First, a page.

Red Velvet Hat

Red Velvet Hat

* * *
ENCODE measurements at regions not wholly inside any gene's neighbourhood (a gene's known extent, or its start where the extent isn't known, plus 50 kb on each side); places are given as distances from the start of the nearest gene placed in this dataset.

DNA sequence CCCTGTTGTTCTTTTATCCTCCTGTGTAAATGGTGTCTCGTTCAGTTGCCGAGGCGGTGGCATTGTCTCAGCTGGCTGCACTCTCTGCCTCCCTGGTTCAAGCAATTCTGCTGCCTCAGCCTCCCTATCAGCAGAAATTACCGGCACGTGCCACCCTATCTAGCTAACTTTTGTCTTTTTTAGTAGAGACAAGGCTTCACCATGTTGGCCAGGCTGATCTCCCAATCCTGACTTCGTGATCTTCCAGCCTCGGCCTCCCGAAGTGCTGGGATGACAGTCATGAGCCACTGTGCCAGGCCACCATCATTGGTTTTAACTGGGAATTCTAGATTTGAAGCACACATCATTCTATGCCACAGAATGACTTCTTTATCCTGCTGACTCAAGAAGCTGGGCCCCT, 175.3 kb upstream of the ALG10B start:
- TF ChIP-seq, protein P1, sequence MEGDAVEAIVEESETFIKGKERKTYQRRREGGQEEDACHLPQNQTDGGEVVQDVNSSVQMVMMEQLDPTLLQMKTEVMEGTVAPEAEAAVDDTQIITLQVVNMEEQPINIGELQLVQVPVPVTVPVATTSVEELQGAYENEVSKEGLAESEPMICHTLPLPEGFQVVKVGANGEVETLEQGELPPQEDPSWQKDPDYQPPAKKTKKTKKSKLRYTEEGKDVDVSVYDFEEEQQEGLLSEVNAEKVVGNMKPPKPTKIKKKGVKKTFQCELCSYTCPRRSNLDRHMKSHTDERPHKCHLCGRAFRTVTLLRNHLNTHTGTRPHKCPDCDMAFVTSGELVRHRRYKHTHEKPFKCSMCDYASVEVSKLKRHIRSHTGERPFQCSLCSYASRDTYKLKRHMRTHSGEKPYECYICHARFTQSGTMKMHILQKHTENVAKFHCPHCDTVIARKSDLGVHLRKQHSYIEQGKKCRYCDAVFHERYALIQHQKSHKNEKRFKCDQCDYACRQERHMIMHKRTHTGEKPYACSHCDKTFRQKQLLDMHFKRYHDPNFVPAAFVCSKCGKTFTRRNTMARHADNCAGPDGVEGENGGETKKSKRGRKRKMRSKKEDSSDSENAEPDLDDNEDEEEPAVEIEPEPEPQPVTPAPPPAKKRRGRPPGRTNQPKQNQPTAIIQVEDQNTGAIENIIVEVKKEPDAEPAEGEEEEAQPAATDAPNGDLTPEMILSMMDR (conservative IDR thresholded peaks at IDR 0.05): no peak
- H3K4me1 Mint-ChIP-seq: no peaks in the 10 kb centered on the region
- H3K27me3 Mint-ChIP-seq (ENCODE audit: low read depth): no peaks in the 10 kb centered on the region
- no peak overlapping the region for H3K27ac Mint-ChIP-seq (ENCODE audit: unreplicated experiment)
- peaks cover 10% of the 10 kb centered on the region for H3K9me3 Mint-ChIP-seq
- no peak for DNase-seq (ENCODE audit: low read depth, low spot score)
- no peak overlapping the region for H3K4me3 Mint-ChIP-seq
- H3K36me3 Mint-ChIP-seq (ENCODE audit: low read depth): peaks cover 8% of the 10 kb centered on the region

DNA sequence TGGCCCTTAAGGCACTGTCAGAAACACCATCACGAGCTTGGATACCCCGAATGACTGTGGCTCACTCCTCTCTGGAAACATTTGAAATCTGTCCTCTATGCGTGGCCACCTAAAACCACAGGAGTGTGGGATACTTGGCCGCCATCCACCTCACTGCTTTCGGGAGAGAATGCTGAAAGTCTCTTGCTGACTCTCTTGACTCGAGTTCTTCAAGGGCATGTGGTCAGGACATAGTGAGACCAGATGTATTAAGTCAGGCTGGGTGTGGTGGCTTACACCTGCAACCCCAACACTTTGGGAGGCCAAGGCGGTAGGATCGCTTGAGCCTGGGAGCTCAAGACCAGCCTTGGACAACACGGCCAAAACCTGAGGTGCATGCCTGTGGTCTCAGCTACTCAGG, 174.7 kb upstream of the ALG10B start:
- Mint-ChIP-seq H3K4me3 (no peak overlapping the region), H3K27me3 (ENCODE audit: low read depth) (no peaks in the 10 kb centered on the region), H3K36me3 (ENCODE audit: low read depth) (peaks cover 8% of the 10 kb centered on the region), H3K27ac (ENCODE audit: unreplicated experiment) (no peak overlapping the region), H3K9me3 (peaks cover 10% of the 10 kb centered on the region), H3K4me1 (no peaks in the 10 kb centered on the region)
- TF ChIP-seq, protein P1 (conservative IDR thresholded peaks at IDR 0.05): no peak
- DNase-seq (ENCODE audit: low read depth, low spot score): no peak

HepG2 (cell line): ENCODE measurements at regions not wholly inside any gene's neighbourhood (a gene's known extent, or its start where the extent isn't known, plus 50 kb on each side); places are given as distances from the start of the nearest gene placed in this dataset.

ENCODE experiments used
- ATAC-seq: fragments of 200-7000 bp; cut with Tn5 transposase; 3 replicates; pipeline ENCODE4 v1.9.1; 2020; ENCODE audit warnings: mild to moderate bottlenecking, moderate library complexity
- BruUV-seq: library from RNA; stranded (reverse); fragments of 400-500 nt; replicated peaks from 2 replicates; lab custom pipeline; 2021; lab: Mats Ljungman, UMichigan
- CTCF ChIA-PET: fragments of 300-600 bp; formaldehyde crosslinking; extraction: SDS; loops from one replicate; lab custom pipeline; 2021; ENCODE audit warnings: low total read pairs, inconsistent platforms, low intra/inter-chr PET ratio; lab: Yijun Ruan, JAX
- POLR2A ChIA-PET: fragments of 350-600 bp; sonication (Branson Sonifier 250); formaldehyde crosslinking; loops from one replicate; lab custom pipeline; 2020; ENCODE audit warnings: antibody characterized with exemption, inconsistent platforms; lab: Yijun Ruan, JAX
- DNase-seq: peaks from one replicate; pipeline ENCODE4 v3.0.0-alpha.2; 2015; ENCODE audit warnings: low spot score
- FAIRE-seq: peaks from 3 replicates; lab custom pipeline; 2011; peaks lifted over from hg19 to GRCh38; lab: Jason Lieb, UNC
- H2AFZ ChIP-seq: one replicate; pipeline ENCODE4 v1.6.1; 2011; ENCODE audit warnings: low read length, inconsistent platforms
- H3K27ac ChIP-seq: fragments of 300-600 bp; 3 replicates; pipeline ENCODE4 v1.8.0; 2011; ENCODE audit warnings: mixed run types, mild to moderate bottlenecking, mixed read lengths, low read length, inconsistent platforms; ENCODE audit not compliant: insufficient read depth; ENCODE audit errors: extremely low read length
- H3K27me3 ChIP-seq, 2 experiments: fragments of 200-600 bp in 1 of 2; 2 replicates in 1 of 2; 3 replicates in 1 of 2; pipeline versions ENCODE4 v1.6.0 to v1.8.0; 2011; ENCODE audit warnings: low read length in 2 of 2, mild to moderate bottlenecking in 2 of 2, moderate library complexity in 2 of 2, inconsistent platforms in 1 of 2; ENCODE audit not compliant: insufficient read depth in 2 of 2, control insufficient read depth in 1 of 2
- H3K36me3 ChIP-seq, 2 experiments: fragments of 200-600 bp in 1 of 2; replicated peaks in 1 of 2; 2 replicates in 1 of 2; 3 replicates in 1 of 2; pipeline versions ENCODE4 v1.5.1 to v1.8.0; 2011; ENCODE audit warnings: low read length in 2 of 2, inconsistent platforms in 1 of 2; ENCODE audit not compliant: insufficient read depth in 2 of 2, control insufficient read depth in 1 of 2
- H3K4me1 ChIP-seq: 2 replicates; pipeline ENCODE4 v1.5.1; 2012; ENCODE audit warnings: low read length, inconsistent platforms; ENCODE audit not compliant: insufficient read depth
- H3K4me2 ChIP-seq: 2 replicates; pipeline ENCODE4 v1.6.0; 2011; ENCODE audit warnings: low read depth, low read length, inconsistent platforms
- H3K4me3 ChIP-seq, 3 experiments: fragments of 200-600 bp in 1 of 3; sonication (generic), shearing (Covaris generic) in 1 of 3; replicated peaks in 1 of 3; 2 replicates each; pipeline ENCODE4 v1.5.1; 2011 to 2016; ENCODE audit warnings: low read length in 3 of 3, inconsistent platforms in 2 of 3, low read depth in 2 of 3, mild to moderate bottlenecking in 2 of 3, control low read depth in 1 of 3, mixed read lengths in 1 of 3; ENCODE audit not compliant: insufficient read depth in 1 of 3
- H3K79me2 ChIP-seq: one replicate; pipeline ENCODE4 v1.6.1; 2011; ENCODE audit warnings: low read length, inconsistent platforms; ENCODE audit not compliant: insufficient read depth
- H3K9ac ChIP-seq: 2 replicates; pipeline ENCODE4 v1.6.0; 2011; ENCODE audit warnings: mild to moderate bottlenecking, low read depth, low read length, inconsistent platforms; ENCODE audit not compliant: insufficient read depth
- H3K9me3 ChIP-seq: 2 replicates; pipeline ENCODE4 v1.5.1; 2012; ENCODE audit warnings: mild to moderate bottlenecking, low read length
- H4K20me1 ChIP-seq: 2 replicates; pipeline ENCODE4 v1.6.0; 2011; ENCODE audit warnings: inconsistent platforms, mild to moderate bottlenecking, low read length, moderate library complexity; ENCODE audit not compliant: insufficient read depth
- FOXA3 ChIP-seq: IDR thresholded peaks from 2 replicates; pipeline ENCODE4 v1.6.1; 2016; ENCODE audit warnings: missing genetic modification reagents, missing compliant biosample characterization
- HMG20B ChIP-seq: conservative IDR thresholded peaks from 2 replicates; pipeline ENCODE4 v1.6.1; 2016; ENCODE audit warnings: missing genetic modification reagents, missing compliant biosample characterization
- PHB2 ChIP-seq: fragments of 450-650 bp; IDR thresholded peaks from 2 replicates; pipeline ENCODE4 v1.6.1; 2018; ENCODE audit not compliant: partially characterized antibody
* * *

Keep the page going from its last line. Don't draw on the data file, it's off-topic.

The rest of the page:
Somewhere in the wilds of Bavaria, a bright-eyed, rosy cheeked, peaches and cream young woman, sporting a schick red velvet hat, is waiting for the right boy to make her laugh, then sweep her off her feet! And maybe they find that first laugh at the local beer hall. There a jolly duo plays for their happiness – accordion and cigar box guitar (do they play cigar box guitars in Germany?) roughly tuned to vibrate in sympathy with the heart strings of gay young lovers! Such is the power of music for art. Here it suggests an entire narrative of romance and a European venue! We must disclose, however, that this beautifully colorized photo from the Carney’s collection is most probably of an Australian woman from the 1920s. We heard Roaring 20’s flapper music with this one – but doesn’t composer Joe Cramer’s track allude to music that might be heard in the same era across the ocean – perhaps even in the burlesque clubs of a decadent 1920s Berlin?  Perhaps the dance is in three rather than two, but the sentiment is the same – one of rollicking, joyful abandon.  And be the language of courtship German, English, or otherwise, the language of hope and intent conveyed by our date’s bright blue eyes is universal. The Carney’s Colour Photo Creations collection is the work of Mike and Caroline Sadler, hailing from Perth, Australia. Their process begins with the high resolution scan of an original vintage black and white photo. Artistic colorization breathes new life into these timeless images. Colorized photo art for sale is available in the Midisparks Art...